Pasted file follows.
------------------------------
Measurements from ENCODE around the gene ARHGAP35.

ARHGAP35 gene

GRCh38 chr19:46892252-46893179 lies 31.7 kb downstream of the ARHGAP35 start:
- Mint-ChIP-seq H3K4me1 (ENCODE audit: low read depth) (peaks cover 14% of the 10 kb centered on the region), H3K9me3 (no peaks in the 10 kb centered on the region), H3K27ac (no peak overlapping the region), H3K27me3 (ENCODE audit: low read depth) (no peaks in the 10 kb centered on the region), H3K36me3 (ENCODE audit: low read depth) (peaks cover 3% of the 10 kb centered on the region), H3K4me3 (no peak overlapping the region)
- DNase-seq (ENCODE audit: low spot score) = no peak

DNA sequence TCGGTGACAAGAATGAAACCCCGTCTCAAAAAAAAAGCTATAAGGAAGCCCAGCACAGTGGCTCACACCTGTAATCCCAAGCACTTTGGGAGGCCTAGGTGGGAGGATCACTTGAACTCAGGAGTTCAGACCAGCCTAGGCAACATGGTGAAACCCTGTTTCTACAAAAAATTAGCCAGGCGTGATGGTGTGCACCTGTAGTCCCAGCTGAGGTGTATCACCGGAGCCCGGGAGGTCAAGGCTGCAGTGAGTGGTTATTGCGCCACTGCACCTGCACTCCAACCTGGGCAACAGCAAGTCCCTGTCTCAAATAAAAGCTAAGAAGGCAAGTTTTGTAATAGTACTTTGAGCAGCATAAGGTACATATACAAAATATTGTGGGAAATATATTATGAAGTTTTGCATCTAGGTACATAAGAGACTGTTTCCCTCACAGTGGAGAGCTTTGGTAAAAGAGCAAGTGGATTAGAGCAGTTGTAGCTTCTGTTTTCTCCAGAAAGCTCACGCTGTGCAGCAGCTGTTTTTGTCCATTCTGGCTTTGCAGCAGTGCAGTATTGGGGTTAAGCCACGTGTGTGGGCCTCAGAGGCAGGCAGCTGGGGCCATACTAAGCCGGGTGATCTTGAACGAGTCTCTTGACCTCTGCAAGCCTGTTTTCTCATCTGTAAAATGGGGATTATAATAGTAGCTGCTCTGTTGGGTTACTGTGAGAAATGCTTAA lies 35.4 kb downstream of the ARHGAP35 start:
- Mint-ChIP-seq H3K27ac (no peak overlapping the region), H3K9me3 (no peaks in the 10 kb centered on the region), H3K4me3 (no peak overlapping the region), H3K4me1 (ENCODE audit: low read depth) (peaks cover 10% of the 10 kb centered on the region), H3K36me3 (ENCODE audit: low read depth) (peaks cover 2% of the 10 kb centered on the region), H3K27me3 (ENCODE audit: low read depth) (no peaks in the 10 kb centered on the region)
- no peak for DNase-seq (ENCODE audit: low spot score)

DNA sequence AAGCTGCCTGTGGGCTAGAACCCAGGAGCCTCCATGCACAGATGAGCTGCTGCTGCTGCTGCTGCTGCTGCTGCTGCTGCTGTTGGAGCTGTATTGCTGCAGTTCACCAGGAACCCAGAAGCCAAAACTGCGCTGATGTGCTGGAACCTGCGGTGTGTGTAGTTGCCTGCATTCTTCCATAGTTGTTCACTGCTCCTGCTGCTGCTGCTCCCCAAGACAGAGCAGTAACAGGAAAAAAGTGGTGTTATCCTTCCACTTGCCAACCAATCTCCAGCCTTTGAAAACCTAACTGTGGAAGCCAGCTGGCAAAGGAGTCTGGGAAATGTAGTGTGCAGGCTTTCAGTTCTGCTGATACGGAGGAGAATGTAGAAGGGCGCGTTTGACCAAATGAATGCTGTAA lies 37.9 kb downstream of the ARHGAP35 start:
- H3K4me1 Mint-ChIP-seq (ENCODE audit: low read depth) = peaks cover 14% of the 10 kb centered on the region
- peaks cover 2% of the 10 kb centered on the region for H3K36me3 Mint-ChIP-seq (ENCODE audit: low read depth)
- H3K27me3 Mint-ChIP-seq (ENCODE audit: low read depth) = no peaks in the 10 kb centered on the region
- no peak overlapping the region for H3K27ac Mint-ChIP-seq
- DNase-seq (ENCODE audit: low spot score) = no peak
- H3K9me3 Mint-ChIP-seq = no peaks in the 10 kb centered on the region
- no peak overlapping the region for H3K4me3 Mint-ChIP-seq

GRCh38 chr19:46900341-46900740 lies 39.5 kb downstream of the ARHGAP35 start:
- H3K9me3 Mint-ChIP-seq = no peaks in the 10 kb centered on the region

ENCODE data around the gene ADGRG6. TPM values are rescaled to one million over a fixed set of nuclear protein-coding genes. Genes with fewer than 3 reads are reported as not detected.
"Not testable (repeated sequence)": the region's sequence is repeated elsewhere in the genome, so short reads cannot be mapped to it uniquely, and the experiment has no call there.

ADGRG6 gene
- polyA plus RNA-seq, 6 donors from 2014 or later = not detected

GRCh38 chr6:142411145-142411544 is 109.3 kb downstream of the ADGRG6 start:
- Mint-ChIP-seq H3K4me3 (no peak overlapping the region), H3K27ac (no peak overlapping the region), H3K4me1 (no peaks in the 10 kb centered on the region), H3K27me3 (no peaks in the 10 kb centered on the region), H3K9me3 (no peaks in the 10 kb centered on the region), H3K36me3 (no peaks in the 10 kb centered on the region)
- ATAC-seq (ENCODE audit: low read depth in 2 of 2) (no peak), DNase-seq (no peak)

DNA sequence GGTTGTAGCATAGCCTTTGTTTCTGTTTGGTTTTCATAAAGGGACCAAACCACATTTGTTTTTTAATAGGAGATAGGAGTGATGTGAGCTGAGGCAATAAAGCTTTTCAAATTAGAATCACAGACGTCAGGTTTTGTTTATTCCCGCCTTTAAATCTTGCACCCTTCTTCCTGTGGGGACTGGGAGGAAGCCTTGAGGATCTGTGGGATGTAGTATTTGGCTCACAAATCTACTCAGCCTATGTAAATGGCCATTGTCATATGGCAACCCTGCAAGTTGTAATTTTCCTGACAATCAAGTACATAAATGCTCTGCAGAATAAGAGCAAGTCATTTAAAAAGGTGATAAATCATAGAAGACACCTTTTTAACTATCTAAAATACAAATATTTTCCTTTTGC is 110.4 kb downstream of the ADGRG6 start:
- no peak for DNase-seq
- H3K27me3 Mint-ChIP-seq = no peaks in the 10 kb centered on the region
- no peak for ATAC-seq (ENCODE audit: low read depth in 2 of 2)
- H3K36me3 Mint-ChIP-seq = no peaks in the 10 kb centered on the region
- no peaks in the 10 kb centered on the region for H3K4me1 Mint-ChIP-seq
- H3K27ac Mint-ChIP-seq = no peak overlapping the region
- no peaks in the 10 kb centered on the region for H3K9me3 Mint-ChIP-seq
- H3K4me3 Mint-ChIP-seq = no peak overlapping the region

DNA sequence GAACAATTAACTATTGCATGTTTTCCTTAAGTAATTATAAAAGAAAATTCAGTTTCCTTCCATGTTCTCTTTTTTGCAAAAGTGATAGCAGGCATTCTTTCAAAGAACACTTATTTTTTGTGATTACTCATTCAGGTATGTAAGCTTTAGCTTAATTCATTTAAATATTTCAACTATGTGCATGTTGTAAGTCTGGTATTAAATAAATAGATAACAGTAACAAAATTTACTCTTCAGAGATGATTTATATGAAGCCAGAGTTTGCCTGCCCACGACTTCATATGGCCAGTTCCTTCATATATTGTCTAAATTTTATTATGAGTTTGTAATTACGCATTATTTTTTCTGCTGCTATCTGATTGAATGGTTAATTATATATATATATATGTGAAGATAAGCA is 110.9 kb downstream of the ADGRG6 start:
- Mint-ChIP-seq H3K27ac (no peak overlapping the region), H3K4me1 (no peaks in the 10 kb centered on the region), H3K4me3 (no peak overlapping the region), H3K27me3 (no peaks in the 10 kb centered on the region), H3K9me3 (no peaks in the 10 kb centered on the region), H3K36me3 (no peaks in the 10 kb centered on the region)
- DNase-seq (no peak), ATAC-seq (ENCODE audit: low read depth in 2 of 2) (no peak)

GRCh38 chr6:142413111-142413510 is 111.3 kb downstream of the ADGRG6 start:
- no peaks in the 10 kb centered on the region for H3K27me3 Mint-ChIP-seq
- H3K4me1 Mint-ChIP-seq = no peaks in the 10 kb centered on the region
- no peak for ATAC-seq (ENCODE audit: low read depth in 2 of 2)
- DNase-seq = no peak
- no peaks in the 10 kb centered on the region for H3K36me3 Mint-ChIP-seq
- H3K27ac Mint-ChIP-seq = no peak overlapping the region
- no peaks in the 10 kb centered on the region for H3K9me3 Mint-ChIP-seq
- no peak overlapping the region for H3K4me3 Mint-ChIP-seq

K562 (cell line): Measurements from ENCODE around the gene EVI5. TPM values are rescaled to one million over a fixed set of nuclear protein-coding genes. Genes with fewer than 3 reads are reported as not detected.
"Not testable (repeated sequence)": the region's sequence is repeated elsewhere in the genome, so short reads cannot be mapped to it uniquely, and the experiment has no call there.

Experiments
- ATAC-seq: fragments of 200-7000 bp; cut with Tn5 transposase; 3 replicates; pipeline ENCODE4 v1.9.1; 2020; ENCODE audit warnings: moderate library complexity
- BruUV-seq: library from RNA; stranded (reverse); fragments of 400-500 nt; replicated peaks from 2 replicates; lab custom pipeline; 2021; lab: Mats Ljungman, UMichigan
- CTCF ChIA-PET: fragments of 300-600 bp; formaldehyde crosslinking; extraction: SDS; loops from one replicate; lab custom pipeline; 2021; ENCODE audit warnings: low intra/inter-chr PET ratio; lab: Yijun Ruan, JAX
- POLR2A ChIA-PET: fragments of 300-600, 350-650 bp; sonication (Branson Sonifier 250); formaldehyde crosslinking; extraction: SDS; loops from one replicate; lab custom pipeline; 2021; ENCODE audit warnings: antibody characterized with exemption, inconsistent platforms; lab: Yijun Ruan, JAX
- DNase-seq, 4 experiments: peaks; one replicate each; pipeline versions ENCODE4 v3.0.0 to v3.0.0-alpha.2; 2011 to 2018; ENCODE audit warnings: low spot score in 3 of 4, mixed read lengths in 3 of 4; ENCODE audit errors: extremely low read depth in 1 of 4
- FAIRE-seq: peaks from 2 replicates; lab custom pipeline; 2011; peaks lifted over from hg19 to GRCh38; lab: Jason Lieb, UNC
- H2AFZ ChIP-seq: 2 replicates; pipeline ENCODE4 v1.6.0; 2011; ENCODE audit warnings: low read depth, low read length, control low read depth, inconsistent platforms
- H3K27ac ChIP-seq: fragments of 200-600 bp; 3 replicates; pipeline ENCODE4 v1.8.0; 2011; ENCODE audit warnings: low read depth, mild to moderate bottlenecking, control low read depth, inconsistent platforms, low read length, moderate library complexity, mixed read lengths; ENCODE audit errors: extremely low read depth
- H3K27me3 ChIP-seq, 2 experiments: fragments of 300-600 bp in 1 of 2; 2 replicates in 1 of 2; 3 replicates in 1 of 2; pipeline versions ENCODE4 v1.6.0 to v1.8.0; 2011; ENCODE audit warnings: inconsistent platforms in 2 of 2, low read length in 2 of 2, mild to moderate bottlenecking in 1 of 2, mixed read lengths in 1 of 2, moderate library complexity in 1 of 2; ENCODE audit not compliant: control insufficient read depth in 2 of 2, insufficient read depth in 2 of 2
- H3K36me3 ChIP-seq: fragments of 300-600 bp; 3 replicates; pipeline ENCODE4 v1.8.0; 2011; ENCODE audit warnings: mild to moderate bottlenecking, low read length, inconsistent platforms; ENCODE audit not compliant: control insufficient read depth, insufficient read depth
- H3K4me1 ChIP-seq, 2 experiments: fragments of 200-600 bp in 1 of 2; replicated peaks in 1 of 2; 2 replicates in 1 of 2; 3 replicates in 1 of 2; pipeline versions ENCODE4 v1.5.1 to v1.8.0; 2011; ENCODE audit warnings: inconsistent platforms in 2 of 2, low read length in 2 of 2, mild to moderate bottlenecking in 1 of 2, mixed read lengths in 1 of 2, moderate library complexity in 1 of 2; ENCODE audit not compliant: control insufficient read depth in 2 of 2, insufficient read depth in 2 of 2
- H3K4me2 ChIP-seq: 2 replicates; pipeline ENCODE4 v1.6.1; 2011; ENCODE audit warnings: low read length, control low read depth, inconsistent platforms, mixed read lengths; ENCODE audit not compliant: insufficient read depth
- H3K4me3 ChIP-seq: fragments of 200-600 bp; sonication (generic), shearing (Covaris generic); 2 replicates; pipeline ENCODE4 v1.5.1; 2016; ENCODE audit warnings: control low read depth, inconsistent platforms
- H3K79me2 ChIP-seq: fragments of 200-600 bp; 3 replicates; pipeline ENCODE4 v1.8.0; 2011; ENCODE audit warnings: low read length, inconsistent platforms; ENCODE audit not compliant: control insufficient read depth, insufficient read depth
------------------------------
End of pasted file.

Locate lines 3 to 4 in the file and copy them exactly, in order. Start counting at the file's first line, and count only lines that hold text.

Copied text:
GRCh38 chr19:46892252-46893179 lies 31.7 kb downstream of the ARHGAP35 start:
- Mint-ChIP-seq H3K4me1 (ENCODE audit: low read depth) (peaks cover 14% of the 10 kb centered on the region), H3K9me3 (no peaks in the 10 kb centered on the region), H3K27ac (no peak overlapping the region), H3K27me3 (ENCODE audit: low read depth) (no peaks in the 10 kb centered on the region), H3K36me3 (ENCODE audit: low read depth) (peaks cover 3% of the 10 kb centered on the region), H3K4me3 (no peak overlapping the region)